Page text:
The Great Smoky Mountains in the states of North Carolina and Tennessee encompasses 800 square miles of which 95 percent are forested. World renowned for the diversity of its plant and animal resources, the beauty of its ancient mountains, the quality of its remnants of American pioneer culture, and the depth and integrity of the wilderness sanctuary within its boundaries, it is one of the largest protected areas in the east. The Great Smoky Mountains National Park was established June 15, 1934. The Great Smokies were named a International Biosphere Reserve in 1976 and a World Heritage site on December 6, 1983.
Great Smoky Mountains Hotels, Lodging and Camping
The only lodging other than camping in the Great Smoky Mountains National Park is the LeConte Lodge. The LeConte lodge is accessible only by foot or horseback, and sits atop 6,593 Mt. LeConte, the Park’s third highest peak. Reservations are required. The lodge is open mid-March to mid-November. A great variety of lodges, hotels, motels, and cabins are available in the outlying communities. Adjacent to the western entrance to the Great Smoky Mountains is Gatlinburg, Tennessee which has many lodging facilities including hotels, motels, mountain cabins, condos and chalets. Some of these are the Holiday Inn SunSpree Resort Gatlinburg, Days Inn Gatlinburg, Super 8 Gatlinburg, Sidney James Mountain Lodge, Hickory Mist Luxury Cabins Gatlinburg and Best Western Fabulous Chalet. At the eastern entrance to the Great Smoky Mountains lies Cherokee, North Carolina. The lodging options in Cherokee are numerous including Comfort Suites and Inn Cherokee, Holiday Inn Express Cherokee, Best Western Great Smokies Inn, and Baymont Inn Cherokee Smoky Mountains. There are 10 Frontcountry Campgrounds in the Great Smoky Mountains National Park. Most Campgrounds are open from March through October each year. Two of the campgrounds are open year round. These two are the Cades Cove Campground on the Western Side of the Great Smokies and Smokemont on the Eastern Side of the Great Smokies. There is also backcountry camping, group campgrounds and horse camps.
Activities and Park Use in Great Smoky Mountains
Visitors engage in a wide variety of activities including camping, hiking, picnicking, sightseeing, bicycling, fishing, auto touring, horseback riding, nature viewing, and photography. The Sugarlands Visitors Center at the western entrance near Gatlinburg, Tennessee is open year round and has a great indoor museum about the park. The Oconaluftee Visitors Center at the eastern entrance near Cherokee, North Carolina is open year round and has a great outdoor museum called the Mountain Farm Museum which has a collection of historic farm buildings. The Cades Cove Visitor Center near Townsend, TN, (closed in winter), sits among preserved historic buildings representing isolated farming communities of the 1800s. The park offers guided horseback riding at several locations in the park. Horse camps and rentals are not available for part of the winter. The Newfound Gap Road bisects the park from North Carolina heading west in to Tennessee and is 32 miles long.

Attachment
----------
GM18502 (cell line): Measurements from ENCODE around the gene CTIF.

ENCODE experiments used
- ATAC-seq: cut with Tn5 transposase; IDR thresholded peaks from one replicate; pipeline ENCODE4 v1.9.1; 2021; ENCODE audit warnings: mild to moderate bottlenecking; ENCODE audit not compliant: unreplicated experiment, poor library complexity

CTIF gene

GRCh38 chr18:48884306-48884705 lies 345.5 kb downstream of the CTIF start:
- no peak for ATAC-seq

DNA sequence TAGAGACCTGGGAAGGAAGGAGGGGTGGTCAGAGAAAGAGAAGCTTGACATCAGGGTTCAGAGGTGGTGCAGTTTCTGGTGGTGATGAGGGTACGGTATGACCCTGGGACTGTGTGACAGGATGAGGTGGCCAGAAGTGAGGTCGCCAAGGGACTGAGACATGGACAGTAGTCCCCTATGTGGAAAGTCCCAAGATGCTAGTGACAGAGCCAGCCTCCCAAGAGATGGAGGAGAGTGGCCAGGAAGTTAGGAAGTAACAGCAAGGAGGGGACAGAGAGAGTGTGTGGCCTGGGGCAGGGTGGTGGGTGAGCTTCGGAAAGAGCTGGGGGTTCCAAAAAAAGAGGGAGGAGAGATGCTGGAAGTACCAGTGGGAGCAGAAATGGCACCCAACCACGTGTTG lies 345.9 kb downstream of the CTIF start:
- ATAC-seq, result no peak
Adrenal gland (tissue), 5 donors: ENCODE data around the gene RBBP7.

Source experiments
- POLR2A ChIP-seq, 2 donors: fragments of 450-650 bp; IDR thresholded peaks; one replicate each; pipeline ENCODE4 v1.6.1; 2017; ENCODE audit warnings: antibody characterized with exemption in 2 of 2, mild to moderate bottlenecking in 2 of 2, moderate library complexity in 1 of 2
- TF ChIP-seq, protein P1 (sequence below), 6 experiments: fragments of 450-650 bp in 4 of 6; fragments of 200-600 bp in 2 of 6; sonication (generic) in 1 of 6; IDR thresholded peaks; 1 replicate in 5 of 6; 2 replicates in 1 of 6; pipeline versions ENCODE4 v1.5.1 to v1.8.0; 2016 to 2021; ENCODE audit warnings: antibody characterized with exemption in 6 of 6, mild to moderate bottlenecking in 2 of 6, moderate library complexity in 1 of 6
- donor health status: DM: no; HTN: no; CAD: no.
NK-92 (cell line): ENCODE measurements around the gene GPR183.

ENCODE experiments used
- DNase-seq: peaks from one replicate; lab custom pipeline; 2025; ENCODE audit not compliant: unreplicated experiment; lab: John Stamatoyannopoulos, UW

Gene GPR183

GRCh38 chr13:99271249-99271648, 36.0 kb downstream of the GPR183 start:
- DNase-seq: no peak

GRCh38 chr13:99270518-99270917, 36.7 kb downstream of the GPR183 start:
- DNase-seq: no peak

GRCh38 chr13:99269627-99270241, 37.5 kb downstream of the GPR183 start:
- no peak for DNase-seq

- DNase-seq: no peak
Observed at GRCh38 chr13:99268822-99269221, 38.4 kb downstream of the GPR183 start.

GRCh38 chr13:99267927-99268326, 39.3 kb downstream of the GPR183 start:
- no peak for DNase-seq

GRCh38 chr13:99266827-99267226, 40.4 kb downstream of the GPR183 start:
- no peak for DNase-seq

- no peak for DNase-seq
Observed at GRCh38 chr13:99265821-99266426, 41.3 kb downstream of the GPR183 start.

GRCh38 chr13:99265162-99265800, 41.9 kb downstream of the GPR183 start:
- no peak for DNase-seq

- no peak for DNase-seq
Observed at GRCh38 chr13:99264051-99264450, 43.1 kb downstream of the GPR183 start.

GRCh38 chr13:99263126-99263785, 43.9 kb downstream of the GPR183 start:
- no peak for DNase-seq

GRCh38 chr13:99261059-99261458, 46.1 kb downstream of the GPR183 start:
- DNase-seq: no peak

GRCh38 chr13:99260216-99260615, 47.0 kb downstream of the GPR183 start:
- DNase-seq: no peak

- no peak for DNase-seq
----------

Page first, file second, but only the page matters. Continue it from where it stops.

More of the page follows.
Climate of Great Smoky Mountains National Park
Elevations in the park range from 800 feet to 6,643 feet and topography affects local weather. Temperatures are 10 to 20 degrees cooler on the mountaintops. Annual precipitation averages 65 inches in the lowlands to 88 inches in the high country. Spring often brings unpredictable weather, particularly in higher elevations. Summer is hot and humid, but more pleasant in higher elevations. Fall has warm days and cool nights and is the driest period, and frosts occur starting in late September. Winter is generally moderate, but extreme conditions occur with increasing elevation.
Visitation of Great Smoky Mountains
With over 9 million visitors a year the Great Smoky Mountains National Park is the most visited national park in the National Park System. The peak months are June to August and October during spectacular autumn color. Lowest visitation occurs in winter months, November to February, and early spring.
Location of Great Smoky Mountains National Park
Borders North Carolina and Tennessee Trails and Roads at Great Smoky Mountains National Park More than 800 miles of trails provide opportunities ranging from ten-minute saunters on quiet walkways to week-long adventures deep in the forest. There are about 170 miles of paved roads and over 100 miles of gravel roads. The “backroads” offer a chance to escape traffic and enjoy the more remote areas of the park.
Adjacent Visitor Attractions to Great Smoky Mountains National Park
The Great Smoky Mountains are surrounded by Gatlinburg, Tennessee at the Western Entrance and the Cherokee Indian Reservation at the Eastern Entrance in North Carolina. Also the Blue Ridge Parkway starts a few miles from the Eastern Entrance. Many National Forests surround the Great Smoky Mountains mostly on the North Carolina side including Pisgah National Forest, Nantahala National Forest, and Cherokee National Forest.